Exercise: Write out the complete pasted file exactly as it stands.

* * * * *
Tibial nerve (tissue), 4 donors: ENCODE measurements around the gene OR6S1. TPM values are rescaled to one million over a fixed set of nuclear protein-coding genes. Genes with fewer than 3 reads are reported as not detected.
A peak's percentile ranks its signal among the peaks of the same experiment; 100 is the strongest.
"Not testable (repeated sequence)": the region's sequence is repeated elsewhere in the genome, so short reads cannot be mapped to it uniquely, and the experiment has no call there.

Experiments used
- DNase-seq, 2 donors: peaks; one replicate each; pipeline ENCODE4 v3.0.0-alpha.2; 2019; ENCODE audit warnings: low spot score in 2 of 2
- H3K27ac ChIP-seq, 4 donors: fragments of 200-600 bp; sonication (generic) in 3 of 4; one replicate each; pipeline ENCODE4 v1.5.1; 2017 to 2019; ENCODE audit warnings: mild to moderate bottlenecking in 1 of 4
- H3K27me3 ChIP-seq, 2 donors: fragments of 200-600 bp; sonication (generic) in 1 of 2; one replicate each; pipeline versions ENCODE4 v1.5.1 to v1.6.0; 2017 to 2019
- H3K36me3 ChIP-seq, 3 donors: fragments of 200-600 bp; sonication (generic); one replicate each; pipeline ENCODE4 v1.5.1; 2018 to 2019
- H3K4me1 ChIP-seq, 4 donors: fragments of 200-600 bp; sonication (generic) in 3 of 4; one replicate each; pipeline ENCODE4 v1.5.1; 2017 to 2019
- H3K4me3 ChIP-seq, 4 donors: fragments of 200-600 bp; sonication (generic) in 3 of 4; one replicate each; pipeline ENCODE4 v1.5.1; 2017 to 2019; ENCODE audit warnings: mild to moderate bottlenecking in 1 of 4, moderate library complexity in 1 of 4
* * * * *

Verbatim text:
Tibial nerve (tissue), 4 donors: ENCODE measurements around the gene OR6S1. TPM values are rescaled to one million over a fixed set of nuclear protein-coding genes. Genes with fewer than 3 reads are reported as not detected.
A peak's percentile ranks its signal among the peaks of the same experiment; 100 is the strongest.
"Not testable (repeated sequence)": the region's sequence is repeated elsewhere in the genome, so short reads cannot be mapped to it uniquely, and the experiment has no call there.

Experiments used
- DNase-seq, 2 donors: peaks; one replicate each; pipeline ENCODE4 v3.0.0-alpha.2; 2019; ENCODE audit warnings: low spot score in 2 of 2
- H3K27ac ChIP-seq, 4 donors: fragments of 200-600 bp; sonication (generic) in 3 of 4; one replicate each; pipeline ENCODE4 v1.5.1; 2017 to 2019; ENCODE audit warnings: mild to moderate bottlenecking in 1 of 4
- H3K27me3 ChIP-seq, 2 donors: fragments of 200-600 bp; sonication (generic) in 1 of 2; one replicate each; pipeline versions ENCODE4 v1.5.1 to v1.6.0; 2017 to 2019
- H3K36me3 ChIP-seq, 3 donors: fragments of 200-600 bp; sonication (generic); one replicate each; pipeline ENCODE4 v1.5.1; 2018 to 2019
- H3K4me1 ChIP-seq, 4 donors: fragments of 200-600 bp; sonication (generic) in 3 of 4; one replicate each; pipeline ENCODE4 v1.5.1; 2017 to 2019
- H3K4me3 ChIP-seq, 4 donors: fragments of 200-600 bp; sonication (generic) in 3 of 4; one replicate each; pipeline ENCODE4 v1.5.1; 2017 to 2019; ENCODE audit warnings: mild to moderate bottlenecking in 1 of 4, moderate library complexity in 1 of 4